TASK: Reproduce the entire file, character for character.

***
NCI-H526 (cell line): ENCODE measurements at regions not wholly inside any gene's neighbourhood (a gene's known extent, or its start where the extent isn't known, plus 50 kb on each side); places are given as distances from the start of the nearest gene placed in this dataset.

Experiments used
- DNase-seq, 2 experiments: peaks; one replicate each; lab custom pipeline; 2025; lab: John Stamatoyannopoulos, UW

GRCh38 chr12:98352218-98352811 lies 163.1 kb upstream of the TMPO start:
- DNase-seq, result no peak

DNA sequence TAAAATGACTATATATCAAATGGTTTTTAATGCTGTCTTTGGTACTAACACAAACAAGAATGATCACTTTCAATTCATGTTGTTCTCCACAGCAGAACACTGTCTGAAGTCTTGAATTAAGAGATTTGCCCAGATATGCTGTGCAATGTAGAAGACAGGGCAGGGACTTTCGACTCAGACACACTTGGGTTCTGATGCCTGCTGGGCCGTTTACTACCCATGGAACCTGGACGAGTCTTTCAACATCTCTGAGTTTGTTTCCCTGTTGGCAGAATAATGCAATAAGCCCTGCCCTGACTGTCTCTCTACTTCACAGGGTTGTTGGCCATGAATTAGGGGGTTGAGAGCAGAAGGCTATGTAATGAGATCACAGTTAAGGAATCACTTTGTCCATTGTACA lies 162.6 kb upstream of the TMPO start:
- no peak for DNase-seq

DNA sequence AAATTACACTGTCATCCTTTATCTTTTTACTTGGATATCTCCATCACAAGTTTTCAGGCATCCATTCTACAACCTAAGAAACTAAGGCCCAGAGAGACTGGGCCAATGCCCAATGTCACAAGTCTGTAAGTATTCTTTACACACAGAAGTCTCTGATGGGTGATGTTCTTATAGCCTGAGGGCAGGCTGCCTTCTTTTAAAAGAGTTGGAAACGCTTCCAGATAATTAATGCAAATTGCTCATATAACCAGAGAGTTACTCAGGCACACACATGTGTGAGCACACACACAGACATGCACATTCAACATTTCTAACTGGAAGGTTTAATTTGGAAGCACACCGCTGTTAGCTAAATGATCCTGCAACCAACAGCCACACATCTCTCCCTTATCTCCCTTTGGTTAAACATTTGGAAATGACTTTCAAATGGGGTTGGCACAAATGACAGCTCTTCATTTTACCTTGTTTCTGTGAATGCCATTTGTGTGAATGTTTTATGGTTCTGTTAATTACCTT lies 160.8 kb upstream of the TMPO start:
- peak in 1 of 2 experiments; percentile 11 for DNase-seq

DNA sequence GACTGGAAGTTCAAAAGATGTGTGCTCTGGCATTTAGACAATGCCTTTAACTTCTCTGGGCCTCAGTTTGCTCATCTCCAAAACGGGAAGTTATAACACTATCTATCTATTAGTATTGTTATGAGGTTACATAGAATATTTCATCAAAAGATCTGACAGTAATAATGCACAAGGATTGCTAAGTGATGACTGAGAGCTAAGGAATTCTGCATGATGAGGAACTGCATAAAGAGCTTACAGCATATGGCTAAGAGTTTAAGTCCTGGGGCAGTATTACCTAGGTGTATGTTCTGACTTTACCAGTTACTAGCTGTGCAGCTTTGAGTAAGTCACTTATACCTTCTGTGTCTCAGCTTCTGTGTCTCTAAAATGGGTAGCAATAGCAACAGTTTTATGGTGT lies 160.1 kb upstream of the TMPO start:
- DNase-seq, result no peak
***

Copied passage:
NCI-H526 (cell line): ENCODE measurements at regions not wholly inside any gene's neighbourhood (a gene's known extent, or its start where the extent isn't known, plus 50 kb on each side); places are given as distances from the start of the nearest gene placed in this dataset.

Experiments used
- DNase-seq, 2 experiments: peaks; one replicate each; lab custom pipeline; 2025; lab: John Stamatoyannopoulos, UW

GRCh38 chr12:98352218-98352811 lies 163.1 kb upstream of the TMPO start:
- DNase-seq, result no peak

DNA sequence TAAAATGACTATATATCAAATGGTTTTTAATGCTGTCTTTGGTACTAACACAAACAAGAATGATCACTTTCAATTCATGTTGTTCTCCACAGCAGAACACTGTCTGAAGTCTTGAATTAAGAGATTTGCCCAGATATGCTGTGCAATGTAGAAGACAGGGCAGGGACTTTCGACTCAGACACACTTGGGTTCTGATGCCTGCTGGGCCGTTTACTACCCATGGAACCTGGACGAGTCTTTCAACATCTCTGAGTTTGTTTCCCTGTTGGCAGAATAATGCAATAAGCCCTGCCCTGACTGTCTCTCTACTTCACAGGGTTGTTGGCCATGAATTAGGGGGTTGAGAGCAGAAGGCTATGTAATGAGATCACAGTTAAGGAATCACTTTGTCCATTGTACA lies 162.6 kb upstream of the TMPO start:
- no peak for DNase-seq

DNA sequence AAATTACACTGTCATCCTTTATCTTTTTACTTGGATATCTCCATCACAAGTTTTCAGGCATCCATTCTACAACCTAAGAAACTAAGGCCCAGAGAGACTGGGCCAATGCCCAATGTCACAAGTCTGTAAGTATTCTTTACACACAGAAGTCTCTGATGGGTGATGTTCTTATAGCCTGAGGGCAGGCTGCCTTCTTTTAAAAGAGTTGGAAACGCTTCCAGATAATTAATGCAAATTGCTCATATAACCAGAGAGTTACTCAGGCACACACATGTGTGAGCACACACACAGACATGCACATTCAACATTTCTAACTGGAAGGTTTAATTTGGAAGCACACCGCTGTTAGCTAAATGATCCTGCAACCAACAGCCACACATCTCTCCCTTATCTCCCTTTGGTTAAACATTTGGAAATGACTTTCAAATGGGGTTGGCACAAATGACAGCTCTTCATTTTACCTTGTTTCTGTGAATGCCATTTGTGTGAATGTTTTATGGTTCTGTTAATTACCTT lies 160.8 kb upstream of the TMPO start:
- peak in 1 of 2 experiments; percentile 11 for DNase-seq

DNA sequence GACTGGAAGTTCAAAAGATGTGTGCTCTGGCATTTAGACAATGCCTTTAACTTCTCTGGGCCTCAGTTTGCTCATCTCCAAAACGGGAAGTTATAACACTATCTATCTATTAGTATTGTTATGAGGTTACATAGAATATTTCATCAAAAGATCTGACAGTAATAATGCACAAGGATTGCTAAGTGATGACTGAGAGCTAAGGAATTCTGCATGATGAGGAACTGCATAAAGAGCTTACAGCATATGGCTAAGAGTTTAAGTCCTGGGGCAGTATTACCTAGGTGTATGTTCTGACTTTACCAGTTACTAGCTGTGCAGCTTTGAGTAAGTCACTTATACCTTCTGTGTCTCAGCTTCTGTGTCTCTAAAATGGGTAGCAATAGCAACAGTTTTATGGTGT lies 160.1 kb upstream of the TMPO start:
- DNase-seq, result no peak